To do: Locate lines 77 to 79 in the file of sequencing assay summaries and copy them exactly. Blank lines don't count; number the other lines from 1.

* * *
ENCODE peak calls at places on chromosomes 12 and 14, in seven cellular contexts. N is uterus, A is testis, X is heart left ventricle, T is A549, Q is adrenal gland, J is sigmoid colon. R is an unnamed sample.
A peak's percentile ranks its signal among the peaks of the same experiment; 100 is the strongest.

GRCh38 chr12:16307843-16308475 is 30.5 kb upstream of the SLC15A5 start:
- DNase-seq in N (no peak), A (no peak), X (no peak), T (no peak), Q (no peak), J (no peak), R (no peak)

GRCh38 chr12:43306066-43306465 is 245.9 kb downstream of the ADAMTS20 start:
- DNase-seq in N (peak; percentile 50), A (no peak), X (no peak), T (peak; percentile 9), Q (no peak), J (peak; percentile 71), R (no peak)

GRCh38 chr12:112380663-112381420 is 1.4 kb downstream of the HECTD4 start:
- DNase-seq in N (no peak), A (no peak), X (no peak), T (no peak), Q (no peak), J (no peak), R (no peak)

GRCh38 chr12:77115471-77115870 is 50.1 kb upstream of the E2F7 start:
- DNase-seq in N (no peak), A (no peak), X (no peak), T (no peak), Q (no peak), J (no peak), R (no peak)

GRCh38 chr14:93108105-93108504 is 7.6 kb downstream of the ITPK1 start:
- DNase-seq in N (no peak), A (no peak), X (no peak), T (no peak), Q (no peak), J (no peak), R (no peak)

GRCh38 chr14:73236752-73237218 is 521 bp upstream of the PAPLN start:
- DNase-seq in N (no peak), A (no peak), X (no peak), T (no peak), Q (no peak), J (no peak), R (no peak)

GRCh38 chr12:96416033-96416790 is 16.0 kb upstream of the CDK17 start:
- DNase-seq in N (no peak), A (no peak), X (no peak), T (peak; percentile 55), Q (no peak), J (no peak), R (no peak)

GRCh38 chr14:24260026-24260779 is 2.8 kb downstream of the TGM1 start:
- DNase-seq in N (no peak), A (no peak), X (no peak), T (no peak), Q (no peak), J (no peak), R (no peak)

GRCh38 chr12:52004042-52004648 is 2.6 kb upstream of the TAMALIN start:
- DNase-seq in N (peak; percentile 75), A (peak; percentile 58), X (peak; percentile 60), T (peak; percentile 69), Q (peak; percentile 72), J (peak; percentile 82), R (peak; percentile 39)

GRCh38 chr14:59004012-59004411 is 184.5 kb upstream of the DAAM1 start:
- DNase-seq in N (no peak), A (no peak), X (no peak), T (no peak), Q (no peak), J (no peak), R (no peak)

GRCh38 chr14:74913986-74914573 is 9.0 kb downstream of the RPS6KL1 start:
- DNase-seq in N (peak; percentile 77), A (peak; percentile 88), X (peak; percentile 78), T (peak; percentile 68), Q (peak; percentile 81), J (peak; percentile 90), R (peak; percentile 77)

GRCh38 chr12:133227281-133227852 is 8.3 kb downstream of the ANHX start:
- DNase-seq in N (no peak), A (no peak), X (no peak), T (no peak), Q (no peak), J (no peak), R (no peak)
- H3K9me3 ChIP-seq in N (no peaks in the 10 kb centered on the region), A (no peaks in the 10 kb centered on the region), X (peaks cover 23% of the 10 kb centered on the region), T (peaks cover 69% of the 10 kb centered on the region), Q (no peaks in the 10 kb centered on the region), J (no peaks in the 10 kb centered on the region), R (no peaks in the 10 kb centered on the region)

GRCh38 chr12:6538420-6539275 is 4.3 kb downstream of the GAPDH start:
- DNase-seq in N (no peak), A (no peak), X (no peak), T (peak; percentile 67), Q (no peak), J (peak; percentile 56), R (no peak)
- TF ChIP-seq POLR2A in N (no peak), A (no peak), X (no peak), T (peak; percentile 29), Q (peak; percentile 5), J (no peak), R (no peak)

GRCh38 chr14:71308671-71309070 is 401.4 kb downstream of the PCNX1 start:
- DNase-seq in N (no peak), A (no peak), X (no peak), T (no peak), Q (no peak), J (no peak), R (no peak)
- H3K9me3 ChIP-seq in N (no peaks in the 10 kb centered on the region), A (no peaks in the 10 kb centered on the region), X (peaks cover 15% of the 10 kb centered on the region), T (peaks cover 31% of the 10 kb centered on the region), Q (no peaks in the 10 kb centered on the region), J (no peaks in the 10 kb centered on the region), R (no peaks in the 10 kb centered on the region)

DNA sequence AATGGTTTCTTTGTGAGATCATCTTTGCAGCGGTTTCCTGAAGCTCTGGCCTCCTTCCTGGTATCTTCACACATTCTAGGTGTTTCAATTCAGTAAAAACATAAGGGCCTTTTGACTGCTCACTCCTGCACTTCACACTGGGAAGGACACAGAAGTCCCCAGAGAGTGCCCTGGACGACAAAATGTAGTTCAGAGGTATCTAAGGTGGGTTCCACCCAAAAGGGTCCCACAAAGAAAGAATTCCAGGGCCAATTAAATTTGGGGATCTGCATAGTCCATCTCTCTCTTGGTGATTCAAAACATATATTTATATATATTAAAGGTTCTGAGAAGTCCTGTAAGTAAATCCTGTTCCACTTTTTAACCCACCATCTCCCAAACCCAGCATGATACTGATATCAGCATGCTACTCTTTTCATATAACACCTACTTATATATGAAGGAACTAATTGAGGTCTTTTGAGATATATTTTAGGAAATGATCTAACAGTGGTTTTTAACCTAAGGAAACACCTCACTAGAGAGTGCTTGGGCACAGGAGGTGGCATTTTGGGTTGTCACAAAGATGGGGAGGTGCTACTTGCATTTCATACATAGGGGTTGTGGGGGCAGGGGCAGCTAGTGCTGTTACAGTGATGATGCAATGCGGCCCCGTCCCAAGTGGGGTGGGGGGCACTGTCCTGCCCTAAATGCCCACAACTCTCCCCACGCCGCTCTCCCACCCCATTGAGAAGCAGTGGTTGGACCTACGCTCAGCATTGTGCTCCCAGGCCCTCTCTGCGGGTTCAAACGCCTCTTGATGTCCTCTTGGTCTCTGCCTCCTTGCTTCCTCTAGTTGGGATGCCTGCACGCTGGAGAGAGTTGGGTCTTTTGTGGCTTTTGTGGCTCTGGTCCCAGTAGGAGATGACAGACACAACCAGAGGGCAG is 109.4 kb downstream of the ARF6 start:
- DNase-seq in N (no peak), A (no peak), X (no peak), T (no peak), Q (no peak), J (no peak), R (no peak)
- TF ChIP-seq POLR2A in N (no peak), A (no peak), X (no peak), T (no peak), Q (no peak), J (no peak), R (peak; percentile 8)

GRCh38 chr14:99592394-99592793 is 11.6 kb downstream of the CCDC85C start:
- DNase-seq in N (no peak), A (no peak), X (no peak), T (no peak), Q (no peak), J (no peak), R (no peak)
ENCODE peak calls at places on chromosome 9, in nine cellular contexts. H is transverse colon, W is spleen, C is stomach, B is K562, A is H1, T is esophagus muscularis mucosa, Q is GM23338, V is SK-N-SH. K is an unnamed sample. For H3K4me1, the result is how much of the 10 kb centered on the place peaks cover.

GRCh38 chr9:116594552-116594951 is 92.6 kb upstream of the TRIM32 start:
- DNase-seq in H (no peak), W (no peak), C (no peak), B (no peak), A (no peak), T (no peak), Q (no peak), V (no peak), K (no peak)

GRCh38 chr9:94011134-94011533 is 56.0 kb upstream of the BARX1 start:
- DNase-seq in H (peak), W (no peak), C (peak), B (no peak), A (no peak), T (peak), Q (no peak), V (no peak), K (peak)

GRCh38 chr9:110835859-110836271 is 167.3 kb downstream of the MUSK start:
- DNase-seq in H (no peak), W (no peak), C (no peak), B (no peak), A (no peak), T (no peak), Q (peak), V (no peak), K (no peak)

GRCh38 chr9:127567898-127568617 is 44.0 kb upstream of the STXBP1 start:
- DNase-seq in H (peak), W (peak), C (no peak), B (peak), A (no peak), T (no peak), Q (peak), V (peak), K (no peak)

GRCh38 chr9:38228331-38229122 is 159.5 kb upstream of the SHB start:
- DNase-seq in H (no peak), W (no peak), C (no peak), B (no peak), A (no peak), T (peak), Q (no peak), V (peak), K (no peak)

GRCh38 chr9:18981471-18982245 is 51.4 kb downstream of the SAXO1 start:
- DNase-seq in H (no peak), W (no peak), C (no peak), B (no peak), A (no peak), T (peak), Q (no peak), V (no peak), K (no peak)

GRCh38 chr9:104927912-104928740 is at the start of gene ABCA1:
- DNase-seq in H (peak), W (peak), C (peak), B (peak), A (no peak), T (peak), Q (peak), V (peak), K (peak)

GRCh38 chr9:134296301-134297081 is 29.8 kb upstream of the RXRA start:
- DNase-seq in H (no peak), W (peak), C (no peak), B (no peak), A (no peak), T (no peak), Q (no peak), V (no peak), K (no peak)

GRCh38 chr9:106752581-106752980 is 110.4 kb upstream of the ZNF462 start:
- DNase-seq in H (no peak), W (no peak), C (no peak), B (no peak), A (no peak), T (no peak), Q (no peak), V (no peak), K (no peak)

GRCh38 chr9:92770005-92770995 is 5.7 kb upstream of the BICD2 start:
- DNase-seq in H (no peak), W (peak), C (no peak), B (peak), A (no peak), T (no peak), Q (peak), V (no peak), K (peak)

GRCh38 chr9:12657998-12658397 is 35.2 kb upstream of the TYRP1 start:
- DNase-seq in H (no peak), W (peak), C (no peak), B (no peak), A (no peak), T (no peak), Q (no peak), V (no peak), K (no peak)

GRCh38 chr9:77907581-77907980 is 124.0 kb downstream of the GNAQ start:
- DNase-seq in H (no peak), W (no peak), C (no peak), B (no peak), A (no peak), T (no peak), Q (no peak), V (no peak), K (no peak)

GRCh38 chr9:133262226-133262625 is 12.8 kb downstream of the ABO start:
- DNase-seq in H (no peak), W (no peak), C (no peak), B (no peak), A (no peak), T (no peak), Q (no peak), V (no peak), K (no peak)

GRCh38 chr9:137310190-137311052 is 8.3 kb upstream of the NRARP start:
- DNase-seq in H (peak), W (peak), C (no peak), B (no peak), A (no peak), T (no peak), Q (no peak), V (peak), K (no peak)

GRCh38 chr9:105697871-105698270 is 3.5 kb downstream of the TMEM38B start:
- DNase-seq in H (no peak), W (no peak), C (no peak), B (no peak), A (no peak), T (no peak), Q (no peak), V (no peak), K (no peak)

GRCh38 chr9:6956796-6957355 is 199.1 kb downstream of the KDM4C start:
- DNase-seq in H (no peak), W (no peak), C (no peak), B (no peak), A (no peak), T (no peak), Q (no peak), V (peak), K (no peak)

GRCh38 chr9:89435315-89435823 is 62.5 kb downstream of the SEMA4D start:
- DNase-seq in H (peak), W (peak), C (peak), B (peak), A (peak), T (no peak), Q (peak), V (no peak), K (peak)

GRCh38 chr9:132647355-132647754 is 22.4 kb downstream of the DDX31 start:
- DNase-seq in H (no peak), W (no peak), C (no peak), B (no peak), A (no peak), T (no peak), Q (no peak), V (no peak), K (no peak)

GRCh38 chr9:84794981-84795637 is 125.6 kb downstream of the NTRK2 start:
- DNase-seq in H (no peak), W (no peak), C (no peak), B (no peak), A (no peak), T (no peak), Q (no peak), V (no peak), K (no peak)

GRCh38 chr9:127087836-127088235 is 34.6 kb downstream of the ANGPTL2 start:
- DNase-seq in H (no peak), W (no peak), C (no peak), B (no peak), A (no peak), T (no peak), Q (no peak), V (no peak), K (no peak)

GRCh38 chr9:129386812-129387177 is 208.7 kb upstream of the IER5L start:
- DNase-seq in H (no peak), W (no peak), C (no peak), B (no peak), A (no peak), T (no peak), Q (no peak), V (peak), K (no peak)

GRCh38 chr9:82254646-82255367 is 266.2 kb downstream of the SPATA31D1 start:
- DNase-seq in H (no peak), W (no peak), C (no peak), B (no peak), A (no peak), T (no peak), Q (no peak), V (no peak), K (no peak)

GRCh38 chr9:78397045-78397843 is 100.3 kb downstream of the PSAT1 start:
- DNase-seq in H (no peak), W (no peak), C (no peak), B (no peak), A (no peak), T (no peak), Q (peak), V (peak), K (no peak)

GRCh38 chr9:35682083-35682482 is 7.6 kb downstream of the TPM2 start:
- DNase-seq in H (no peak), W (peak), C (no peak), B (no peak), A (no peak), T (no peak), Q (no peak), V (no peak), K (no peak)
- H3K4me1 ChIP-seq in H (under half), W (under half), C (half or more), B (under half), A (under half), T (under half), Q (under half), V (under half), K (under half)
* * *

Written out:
- DNase-seq in H (no peak), W (no peak), C (no peak), B (no peak), A (no peak), T (no peak), Q (no peak), V (no peak), K (no peak)

GRCh38 chr9:127087836-127088235 is 34.6 kb downstream of the ANGPTL2 start:
- DNase-seq in H (no peak), W (no peak), C (no peak), B (no peak), A (no peak), T (no peak), Q (no peak), V (no peak), K (no peak)